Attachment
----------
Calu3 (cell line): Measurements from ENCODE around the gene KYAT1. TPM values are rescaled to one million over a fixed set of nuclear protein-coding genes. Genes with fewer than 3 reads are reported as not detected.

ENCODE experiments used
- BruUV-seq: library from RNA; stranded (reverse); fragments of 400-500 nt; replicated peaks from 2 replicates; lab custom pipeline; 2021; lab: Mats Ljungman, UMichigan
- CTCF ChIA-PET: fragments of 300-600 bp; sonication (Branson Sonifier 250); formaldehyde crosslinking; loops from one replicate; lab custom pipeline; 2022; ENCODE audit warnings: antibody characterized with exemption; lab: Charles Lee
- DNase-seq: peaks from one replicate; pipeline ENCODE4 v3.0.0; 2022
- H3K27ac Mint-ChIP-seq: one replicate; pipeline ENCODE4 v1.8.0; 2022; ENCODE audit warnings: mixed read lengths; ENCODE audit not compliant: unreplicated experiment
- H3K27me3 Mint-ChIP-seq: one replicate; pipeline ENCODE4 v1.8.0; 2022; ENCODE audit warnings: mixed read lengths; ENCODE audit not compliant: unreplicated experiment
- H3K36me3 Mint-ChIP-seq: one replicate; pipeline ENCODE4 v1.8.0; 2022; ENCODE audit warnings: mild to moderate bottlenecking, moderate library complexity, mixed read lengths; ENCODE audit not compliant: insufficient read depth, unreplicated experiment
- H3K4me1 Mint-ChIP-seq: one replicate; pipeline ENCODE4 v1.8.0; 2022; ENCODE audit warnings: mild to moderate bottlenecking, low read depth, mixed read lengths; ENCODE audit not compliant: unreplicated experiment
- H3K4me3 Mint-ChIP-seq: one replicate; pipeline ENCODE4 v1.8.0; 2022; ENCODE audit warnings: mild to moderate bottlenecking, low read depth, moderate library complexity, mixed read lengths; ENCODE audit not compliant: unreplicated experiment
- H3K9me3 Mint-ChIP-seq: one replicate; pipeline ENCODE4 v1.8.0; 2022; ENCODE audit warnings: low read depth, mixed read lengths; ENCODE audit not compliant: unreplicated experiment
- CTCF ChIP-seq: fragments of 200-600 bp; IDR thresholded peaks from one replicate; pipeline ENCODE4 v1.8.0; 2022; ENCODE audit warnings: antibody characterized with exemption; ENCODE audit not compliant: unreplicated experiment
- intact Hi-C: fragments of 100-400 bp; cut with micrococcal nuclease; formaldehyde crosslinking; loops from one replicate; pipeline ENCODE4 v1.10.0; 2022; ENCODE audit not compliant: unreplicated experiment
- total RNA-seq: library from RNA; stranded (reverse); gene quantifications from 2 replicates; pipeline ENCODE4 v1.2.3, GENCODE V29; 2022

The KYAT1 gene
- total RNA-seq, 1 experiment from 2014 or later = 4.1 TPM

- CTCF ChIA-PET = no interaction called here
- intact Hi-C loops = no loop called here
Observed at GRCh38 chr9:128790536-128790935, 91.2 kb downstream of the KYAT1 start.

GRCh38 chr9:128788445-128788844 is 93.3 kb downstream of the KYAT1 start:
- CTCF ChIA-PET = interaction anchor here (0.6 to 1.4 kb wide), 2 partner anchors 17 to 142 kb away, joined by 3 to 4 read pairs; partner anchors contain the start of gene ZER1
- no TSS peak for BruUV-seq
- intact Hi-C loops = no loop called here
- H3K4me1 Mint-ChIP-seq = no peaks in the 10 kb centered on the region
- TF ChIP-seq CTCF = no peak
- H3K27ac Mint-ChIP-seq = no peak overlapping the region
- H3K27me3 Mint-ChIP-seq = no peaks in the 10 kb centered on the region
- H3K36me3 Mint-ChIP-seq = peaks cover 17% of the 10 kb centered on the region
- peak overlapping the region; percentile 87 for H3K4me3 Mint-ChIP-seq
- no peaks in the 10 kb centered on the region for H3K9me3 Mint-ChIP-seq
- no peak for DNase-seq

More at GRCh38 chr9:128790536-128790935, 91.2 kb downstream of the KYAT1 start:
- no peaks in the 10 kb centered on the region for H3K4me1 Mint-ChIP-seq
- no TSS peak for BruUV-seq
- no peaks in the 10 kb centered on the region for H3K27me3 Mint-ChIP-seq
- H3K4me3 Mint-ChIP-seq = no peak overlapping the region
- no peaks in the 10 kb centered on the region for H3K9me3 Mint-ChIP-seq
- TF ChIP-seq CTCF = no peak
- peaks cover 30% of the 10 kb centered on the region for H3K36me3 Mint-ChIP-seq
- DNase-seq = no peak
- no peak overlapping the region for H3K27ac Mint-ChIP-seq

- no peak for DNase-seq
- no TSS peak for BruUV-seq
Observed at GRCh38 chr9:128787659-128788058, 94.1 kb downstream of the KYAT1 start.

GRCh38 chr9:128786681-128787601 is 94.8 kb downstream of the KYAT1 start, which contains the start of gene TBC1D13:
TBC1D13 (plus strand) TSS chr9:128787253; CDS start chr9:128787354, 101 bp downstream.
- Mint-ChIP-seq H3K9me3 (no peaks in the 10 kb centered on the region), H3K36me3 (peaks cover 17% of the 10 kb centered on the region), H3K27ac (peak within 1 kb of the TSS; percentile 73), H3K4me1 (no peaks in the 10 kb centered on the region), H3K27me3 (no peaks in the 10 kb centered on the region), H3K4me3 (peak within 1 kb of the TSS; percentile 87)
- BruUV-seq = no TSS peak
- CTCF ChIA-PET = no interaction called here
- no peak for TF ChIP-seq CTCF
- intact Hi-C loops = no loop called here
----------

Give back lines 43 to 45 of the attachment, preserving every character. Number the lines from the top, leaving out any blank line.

- no TSS peak for BruUV-seq
Observed at GRCh38 chr9:128787659-128788058, 94.1 kb downstream of the KYAT1 start.

GRCh38 chr9:128786681-128787601 is 94.8 kb downstream of the KYAT1 start, which contains the start of gene TBC1D13: